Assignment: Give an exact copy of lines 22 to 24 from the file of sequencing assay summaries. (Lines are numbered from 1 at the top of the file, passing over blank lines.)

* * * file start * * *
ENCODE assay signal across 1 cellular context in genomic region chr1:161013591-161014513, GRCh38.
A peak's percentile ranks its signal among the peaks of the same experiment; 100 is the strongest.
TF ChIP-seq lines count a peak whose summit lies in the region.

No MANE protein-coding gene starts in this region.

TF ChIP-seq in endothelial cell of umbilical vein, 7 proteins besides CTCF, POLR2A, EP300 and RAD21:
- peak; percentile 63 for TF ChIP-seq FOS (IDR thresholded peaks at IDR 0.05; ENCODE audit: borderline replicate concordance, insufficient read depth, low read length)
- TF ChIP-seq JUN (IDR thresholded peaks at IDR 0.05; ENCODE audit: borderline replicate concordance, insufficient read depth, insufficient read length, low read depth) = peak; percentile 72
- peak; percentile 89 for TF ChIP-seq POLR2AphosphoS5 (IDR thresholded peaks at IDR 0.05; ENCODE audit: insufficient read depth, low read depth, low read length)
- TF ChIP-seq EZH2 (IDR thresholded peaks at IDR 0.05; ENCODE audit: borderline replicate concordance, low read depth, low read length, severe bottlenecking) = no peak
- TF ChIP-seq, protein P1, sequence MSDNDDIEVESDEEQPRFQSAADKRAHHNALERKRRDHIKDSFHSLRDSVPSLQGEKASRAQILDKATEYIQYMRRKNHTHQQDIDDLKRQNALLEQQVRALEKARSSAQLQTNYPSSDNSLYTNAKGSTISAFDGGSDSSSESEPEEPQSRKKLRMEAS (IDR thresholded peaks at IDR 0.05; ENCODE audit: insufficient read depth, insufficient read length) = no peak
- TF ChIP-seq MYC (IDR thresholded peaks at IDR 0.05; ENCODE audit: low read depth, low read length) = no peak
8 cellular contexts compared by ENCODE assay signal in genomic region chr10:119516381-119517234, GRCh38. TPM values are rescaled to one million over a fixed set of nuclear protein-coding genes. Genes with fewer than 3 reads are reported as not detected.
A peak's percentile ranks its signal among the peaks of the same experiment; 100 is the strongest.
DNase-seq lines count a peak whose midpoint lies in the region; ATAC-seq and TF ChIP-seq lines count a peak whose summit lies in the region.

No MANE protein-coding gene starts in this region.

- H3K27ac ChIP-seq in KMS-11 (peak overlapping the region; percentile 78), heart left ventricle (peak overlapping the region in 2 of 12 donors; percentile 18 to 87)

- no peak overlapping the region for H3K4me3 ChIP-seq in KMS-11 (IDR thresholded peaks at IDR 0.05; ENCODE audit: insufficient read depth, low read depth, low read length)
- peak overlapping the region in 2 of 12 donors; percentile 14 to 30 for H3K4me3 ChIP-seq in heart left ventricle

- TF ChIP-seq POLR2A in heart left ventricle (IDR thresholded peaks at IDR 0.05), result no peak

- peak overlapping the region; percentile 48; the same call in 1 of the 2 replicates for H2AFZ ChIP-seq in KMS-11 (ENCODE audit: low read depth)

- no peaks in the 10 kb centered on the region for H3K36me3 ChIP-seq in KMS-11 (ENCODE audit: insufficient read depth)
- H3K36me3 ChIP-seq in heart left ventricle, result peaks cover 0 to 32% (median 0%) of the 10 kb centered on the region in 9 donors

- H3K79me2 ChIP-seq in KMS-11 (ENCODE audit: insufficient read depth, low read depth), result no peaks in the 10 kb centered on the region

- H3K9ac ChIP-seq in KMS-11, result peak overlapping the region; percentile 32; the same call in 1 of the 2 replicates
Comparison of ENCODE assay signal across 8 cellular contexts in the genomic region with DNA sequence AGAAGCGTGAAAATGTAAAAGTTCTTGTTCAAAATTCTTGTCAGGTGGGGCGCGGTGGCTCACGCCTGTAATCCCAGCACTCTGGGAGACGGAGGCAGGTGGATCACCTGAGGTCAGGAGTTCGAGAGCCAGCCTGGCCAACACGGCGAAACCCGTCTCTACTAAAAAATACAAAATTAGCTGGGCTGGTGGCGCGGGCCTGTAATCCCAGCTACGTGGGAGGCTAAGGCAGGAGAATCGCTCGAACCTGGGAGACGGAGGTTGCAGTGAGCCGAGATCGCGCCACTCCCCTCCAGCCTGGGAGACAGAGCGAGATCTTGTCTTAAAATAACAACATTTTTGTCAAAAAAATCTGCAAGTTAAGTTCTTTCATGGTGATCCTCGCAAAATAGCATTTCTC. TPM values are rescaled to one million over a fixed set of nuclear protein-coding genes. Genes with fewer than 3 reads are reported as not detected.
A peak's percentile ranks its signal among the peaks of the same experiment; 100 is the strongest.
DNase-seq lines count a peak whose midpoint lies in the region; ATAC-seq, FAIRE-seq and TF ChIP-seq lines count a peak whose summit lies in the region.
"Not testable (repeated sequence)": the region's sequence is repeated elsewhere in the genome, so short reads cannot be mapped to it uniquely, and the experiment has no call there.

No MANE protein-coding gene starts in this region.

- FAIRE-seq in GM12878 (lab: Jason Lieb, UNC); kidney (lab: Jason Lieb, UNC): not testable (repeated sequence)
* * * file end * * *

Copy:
- H3K36me3 ChIP-seq in heart left ventricle, result peaks cover 0 to 32% (median 0%) of the 10 kb centered on the region in 9 donors

- H3K79me2 ChIP-seq in KMS-11 (ENCODE audit: insufficient read depth, low read depth), result no peaks in the 10 kb centered on the region

- H3K9ac ChIP-seq in KMS-11, result peak overlapping the region; percentile 32; the same call in 1 of the 2 replicates